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The defendant articulated two “compelling government interests” - minimizing access to illegal pornography and avoidance of creation of a sexually hostile environment. Since the plaintiffs did not argue that these reasons were not compelling state interests, the court assumed they were. Instead, the plaintiffs claimed that the evidence offered by the defendant failed to demonstrate that the policy was necessary to further these interests or that it was the least restrictive means available. The plaintiffs further contended that the policy imposed an unconstitutional prior restraint on speech.

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To support the assertion that the policy was necessary to further the stated compelling interests, the defendant offered three incidents from around the country involving alleged problems with unfiltered Internet access in libraries. However, given the number of public libraries across the country and the fact that none of these three incidents involved a claim that unfiltered access created a hostile environment, one of the compelling interests intended to be protected by the policy, the court found the evidence insufficient as a matter of law.

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Moreover, the court went on, even had the defendant marshaled sufficient evidence to support its argument, in order for the policy to be upheld, the defendant would also have to show that the policy was the least restrictive means of protecting these interests and was not overinclusive.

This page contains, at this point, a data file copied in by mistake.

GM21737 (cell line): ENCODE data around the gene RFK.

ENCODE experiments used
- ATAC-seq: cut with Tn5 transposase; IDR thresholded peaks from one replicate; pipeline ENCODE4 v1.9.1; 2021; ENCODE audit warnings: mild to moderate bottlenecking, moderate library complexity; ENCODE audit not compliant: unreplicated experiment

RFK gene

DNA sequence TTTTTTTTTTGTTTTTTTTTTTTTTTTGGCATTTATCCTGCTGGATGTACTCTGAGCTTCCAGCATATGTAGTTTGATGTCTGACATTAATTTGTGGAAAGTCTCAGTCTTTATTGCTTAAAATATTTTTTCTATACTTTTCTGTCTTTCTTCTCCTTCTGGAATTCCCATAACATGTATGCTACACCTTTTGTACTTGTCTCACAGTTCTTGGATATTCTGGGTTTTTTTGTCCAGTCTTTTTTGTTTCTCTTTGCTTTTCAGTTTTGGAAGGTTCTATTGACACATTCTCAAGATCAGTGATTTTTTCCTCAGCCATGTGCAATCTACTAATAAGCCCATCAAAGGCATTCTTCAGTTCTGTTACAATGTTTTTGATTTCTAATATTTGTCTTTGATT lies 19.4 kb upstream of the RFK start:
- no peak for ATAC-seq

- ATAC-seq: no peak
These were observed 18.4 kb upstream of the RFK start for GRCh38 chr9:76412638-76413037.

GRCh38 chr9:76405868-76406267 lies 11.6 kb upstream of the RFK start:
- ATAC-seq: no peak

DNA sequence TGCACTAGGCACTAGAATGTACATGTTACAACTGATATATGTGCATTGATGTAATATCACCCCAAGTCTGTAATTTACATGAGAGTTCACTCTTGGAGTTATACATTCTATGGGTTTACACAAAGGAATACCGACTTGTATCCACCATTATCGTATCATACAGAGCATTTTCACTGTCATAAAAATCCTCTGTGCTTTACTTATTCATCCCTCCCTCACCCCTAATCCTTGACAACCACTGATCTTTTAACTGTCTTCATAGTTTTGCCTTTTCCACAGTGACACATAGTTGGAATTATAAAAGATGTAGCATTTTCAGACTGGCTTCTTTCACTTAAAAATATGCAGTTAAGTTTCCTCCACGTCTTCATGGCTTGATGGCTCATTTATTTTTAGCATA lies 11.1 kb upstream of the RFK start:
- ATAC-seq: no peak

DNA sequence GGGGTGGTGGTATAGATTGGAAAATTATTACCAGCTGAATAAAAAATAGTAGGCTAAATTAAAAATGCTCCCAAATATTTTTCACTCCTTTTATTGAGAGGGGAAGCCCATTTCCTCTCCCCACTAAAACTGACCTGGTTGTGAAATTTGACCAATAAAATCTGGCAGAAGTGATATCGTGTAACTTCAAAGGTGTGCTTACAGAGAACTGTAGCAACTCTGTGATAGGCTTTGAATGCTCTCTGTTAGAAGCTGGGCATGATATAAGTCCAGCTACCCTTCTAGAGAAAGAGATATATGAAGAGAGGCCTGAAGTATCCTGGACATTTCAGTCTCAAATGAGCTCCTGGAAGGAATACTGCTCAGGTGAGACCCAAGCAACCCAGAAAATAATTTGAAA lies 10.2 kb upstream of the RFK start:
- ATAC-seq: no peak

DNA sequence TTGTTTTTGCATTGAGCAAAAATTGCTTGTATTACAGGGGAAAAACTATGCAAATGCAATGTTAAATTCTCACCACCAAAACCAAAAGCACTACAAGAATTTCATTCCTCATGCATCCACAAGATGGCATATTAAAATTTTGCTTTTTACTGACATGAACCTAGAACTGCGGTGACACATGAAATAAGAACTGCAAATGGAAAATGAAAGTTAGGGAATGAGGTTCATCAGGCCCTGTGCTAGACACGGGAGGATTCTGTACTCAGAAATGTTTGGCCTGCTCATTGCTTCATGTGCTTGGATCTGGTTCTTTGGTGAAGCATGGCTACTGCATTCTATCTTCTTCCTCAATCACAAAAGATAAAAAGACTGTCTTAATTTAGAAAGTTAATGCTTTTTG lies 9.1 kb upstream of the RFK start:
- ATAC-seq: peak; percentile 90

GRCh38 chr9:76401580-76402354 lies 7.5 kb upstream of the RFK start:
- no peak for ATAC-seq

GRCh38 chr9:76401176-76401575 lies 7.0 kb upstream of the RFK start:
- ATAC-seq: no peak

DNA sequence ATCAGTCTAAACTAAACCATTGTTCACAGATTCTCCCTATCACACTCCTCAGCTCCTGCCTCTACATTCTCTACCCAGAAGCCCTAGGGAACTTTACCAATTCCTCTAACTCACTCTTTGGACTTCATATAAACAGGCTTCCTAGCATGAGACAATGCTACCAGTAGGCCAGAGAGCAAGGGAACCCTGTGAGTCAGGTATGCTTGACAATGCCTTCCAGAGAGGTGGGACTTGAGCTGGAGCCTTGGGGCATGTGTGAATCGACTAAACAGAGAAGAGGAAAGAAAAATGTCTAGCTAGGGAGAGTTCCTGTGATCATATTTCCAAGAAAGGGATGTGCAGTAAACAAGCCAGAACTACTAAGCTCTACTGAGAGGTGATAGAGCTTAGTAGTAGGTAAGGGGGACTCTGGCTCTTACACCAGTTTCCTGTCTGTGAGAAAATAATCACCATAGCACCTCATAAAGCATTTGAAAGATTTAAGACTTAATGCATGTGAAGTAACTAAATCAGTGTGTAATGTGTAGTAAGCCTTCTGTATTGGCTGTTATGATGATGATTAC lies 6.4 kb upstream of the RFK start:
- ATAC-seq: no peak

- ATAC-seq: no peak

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The court agreed with the plaintiffs that less restrictive means were available to protect the stated interests. The court specifically found that installing privacy screens, or charging library staff with casual monitoring of Internet use, or installing filtering software on only some Internet terminals and limiting minors to those terminals, or installing filtering software that could be turned off when an adult is using the terminal, were all less restrictive, although not necessarily constitutional, means of protecting these interests.

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Citing Reno v. ACLU, the court also agreed that the policy was overinclusive because it suppressed access by adults to adult addressed speech. The First Amendment and Due Process Clause of the Fourteenth Amendment guarantee adults access to certain adult materials. As implemented, the policy operated to limit access of all patrons, adult and juvenile, to material only deemed fit for juveniles. Finally, the court found that even if the policy survived the strict scrutiny anlayis, it was an unconstitutional prior restraint on speech because provides insufficient standards to limit the discretion of the librarian or contractor assigned with determining whether a site should be blocked and because the policy did not include adequate procedural safeguards, including a lack of judicial review of blocking decisions.

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Our analysis of the court's earlier ruling can be foundhere.